[Incidentally, while I don't think that rich young people need any particular excuse or reason to devote their lives to aimless non-stop partying, it would appear that the ones in 1920s Britain did have a particular extra excuse. The younger generation at the time consisted of people who had spent their time in the shadow of the WW1 and its propaganda, but had been just a little too young to be actually called up before the war was over. As a result, they felt bereft of a sense of purpose or of a way to prove themselves; hence to them, everything was “bogus”, from the war and the high ideals in whose name it had supposedly been fought, to the post-war world that it had helped bring about; and they had nowhere to turn except into blind hedonism (p. lxii–lxiii).]

Waugh's first wife was one of the BYPs (incidentally, her name was also Evelyn, so that their friends took to referring to them jokingly as Hevelyn and Shevelyn :), p. xxix), and therefore Waugh himself was at least a peripheral part of this world when he started working on this novel (p. xlvii). The first half or so of the novel is a satirical but basically affectionate portrait of the BYPs and their world; it is not the view of an outsider mocking something he hates, but an insider smiling wryly but indulgently at something he is fond of. But when he had written about half of the novel, Waugh's wife abandoned him for another man, and his whole outlook changed and became more sober and more conservative (p. xxxix); it was also then that he got religion — having hitherto been “as near an atheist as it was possible to be” (p. lii), he now became a devout catholic and stuck to it for the rest of his life. (I was really surprised to read about this conversion of his; I can sort of imagine that one may be raised a catholic, or switch from protestantism to catholicism; but why on earth would an atheist convert to catholicism?! I can only shake my head in disappointment and disbelief.)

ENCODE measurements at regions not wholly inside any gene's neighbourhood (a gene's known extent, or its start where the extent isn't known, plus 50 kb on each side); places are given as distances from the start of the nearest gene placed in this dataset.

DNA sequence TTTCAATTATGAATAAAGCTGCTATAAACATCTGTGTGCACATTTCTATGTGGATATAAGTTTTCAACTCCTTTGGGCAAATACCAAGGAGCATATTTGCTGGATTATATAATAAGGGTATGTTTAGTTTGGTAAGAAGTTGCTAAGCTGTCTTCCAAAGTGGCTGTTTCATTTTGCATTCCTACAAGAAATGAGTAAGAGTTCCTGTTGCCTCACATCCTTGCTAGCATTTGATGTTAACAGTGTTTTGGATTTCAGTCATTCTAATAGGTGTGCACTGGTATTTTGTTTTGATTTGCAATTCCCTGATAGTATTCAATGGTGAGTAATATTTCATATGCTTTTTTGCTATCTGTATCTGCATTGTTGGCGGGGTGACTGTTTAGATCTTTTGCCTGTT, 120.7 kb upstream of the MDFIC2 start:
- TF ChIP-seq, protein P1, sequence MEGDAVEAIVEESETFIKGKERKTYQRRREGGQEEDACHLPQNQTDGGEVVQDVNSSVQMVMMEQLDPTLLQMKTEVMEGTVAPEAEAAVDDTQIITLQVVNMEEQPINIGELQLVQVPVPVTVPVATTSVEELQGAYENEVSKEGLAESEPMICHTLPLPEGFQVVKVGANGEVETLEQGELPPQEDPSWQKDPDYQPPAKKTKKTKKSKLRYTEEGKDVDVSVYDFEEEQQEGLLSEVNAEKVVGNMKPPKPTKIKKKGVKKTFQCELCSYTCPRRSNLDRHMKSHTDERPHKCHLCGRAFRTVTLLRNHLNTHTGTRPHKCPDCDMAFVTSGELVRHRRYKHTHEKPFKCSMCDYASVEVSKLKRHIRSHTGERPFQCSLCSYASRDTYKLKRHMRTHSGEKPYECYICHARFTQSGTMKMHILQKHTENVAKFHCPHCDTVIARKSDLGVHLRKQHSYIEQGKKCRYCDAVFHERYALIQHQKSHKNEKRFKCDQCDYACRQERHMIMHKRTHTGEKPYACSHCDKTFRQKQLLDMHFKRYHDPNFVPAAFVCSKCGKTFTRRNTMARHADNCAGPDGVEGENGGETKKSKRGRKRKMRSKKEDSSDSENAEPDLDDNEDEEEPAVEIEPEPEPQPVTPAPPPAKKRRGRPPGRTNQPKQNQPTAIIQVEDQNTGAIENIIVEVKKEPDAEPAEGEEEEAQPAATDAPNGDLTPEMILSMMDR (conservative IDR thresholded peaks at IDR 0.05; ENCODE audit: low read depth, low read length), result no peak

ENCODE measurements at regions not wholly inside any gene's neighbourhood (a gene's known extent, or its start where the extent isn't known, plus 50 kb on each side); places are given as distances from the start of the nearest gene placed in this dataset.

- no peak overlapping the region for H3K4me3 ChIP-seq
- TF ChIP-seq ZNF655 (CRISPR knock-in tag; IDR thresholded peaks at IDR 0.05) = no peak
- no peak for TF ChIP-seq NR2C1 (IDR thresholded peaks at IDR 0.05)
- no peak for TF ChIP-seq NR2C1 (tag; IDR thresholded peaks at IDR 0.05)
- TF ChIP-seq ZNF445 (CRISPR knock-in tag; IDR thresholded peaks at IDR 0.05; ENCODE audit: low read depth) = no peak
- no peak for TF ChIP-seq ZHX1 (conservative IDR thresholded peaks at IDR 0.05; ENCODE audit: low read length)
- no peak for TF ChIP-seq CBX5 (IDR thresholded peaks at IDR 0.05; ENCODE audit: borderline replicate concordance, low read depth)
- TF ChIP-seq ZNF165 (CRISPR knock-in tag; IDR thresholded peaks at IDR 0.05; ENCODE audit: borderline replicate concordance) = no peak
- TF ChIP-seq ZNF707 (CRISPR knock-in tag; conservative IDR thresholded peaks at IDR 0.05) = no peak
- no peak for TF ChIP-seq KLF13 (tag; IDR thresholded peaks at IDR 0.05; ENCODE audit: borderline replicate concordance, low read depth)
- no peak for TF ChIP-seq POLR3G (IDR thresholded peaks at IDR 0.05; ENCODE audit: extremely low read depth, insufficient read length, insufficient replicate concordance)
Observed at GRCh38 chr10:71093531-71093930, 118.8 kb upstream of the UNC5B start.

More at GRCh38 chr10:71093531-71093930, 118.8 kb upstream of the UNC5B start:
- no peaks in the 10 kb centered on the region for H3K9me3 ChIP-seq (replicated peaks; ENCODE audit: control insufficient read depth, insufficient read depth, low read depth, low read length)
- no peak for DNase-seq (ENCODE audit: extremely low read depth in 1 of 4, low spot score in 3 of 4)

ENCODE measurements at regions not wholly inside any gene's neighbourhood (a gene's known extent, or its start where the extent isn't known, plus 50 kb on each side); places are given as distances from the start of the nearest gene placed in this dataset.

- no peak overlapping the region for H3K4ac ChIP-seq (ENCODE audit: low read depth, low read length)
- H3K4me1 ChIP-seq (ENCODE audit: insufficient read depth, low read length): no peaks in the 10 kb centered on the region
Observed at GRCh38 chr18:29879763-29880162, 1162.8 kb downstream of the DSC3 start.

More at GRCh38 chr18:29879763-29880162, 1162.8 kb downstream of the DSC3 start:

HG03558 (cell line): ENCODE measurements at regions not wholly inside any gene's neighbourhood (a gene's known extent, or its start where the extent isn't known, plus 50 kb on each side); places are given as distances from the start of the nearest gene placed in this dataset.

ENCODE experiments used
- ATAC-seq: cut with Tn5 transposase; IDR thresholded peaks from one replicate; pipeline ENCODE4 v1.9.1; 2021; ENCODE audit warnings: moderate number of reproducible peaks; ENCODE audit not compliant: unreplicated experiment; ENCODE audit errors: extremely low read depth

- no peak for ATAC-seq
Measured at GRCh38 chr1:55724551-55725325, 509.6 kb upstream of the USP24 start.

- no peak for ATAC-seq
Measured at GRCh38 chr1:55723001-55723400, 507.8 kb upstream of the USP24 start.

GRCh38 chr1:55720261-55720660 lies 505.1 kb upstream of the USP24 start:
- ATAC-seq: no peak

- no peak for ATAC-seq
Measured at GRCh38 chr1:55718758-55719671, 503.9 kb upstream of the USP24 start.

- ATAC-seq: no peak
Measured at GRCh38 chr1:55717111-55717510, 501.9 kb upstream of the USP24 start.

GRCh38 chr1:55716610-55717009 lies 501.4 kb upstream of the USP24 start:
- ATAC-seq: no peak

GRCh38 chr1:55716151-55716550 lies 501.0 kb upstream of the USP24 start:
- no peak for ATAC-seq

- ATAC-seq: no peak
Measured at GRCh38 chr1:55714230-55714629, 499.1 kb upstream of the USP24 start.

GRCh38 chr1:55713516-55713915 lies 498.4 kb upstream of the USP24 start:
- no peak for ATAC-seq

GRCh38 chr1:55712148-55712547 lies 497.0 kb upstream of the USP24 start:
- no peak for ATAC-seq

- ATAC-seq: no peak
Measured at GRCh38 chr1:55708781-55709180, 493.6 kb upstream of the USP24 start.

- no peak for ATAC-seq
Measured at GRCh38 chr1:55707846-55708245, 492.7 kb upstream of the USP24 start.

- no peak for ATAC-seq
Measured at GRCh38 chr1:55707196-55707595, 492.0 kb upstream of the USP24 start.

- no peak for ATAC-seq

Thus in the second half of the novel, the tone becomes more sombre, and conveys the impression that the BYPs' lifestyle of carefree fun is a blind alley, that it can have no future; and indeed by the end of the novel the world of the BYPs is well and truly over, and most of the protagonists that we couldn't help but grow fond of earlier in the book are gone. Now, of course Waugh may have had a point, and their lifestyle may indeed have been doomed; and yet I liked the first half of the novel better, and wished that he could have found a way to end it on a more cheerful note. I suppose he must have felt gloomy after his wife left him, and some of that gloom rubbed off on me towards the end of the book. You can't blame a writer for doing that to you, and yet I wished he hadn't done it. [Incindentally, one reviewer quoted in the introduction went so far as to say the book “seems to be based on complete despair. [. . .] I find his discouragement infectious. Nor can I find anything particularly tragic in the fates of such futile people. Which only goes to show how completely one generation is a mystery to another.” (P. lxxiv.) I think he is right that they are futile and their fates not particularly tragic; but framing it in terms of generations is surely an exaggeration. The BYPs were only a tiny part of their generation, after all, and if they had an oversized presence in the popular awareness it is only because of their wealth, social connections, proximity to writers and artists and the like.]